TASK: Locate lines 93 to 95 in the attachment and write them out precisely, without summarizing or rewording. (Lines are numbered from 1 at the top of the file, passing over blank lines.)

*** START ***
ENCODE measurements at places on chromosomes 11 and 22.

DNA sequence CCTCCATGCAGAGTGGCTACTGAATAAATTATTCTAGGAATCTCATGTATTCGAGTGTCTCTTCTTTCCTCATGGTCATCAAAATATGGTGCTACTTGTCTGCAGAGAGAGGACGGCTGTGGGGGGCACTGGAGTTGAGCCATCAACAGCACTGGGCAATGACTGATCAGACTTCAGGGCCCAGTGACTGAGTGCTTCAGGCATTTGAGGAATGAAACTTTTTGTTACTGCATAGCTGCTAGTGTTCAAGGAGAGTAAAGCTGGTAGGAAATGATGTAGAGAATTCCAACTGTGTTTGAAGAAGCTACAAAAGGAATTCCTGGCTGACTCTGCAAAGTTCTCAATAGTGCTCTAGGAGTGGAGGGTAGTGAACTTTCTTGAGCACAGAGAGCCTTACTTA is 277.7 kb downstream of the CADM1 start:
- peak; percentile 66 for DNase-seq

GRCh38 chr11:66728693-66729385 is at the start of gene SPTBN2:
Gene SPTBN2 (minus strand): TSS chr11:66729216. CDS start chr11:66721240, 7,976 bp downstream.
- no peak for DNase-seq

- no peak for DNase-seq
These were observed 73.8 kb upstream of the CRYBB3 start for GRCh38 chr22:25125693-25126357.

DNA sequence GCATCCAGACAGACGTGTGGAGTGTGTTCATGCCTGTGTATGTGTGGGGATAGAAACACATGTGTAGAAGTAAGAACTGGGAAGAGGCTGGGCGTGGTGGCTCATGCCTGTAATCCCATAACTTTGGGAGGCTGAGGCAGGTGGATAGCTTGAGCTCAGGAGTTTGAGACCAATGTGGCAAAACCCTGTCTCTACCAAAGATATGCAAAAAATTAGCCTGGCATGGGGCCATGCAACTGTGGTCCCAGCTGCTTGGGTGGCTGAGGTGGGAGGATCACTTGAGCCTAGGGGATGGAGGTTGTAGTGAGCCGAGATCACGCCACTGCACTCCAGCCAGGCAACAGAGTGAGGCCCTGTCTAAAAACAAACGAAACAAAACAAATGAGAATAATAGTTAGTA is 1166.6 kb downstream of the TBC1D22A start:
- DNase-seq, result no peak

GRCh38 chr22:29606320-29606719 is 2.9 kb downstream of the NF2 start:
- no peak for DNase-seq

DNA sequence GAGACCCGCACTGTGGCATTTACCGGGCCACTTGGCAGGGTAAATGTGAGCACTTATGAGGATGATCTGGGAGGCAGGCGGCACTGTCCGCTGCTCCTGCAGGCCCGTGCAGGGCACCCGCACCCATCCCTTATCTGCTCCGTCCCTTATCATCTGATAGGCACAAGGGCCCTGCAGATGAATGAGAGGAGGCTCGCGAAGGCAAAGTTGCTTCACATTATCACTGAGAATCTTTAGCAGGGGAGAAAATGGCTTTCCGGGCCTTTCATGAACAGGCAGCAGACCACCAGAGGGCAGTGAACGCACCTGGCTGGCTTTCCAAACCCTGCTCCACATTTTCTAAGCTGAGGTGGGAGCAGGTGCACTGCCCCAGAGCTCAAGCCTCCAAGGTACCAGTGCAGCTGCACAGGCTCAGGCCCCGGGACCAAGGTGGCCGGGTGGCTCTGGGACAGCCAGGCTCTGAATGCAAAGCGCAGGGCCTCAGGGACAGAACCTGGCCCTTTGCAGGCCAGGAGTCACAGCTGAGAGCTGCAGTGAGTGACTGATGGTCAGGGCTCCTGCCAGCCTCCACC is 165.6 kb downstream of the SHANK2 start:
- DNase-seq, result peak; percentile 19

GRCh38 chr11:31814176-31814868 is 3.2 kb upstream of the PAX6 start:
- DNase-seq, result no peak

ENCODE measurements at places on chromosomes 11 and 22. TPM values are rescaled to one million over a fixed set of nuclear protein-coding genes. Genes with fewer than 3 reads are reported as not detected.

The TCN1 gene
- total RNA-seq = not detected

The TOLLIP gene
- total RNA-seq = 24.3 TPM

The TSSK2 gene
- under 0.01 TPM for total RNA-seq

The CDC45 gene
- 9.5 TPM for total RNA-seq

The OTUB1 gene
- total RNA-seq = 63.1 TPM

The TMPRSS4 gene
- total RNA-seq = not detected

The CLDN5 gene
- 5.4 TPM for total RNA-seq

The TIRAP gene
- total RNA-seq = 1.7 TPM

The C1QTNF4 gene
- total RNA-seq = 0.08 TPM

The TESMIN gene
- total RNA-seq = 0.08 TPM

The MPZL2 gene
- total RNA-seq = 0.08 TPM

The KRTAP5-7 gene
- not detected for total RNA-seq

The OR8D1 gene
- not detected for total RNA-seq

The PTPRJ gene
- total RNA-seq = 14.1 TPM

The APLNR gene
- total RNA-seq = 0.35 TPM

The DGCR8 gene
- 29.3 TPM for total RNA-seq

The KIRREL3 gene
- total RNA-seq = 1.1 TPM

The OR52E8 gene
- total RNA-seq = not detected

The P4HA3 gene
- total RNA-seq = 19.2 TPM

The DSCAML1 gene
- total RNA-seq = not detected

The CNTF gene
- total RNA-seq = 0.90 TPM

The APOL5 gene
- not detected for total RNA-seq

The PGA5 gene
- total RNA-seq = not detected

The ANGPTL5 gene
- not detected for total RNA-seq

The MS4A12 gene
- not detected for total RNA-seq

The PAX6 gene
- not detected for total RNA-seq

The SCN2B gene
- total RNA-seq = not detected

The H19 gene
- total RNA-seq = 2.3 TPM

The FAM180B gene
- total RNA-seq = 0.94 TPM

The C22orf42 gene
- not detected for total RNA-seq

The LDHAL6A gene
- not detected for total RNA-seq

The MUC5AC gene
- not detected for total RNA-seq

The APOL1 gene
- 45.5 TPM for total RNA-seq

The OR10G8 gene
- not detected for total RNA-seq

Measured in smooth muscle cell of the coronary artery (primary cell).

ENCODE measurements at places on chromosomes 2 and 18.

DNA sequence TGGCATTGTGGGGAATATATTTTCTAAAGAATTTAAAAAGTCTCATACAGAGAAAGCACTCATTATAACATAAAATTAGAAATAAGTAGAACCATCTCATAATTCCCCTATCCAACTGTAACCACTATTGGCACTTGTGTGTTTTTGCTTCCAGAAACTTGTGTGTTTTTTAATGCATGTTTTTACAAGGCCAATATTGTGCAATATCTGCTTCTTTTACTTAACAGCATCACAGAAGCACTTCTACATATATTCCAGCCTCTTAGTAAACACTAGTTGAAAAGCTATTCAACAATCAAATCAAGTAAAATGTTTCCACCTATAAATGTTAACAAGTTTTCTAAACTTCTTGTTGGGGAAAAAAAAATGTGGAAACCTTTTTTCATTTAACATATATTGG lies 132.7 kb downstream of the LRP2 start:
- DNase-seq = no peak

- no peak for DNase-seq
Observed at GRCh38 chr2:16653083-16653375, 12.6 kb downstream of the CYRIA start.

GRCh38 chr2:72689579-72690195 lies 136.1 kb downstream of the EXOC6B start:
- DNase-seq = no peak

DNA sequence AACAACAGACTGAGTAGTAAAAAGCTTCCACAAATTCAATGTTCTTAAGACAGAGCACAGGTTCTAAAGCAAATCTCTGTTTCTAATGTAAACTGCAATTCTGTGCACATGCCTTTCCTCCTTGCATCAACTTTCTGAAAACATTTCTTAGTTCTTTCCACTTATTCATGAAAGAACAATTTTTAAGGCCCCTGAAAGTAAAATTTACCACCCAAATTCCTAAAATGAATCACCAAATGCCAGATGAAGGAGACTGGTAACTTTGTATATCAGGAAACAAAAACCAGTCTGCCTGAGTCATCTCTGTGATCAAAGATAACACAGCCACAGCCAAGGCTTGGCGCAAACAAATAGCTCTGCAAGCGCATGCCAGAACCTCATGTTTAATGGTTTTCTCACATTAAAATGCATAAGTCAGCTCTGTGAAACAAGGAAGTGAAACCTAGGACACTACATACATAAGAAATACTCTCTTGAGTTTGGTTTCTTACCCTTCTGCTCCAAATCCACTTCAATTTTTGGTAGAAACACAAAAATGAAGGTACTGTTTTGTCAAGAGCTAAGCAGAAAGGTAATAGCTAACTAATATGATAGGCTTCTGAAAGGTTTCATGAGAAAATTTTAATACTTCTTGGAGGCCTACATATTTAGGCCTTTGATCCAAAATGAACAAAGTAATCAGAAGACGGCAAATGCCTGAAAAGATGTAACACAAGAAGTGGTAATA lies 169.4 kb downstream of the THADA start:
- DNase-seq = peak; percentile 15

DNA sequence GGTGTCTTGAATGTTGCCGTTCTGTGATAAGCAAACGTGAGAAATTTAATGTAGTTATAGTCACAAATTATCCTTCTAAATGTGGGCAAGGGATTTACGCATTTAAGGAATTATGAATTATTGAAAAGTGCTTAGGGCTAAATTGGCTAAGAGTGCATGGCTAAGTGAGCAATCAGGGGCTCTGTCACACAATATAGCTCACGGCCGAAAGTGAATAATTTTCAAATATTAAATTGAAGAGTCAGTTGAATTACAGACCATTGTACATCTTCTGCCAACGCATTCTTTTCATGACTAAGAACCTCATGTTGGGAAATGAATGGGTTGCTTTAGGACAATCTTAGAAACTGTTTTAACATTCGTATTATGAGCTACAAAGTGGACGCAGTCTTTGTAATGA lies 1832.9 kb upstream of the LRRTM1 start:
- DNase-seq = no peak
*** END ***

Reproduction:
- DNase-seq = no peak

DNA sequence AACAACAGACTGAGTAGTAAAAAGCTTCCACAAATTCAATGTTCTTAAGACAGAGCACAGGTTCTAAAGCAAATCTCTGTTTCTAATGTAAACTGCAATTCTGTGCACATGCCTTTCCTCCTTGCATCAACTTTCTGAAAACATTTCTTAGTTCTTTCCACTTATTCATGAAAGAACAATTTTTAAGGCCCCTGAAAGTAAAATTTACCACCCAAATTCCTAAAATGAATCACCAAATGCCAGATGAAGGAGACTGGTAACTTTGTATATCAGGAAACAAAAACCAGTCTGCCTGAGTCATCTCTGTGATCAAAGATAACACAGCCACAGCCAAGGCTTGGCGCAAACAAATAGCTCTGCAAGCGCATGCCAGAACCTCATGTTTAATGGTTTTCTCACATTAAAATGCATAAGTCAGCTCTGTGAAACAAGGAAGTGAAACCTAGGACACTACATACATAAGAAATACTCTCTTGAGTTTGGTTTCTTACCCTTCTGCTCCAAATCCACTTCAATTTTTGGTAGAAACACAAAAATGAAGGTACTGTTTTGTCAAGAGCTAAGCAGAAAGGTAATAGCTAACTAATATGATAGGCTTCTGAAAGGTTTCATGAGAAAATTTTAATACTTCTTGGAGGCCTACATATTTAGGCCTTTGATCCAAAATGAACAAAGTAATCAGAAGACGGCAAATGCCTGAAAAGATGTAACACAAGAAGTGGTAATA lies 169.4 kb downstream of the THADA start:
- DNase-seq = peak; percentile 15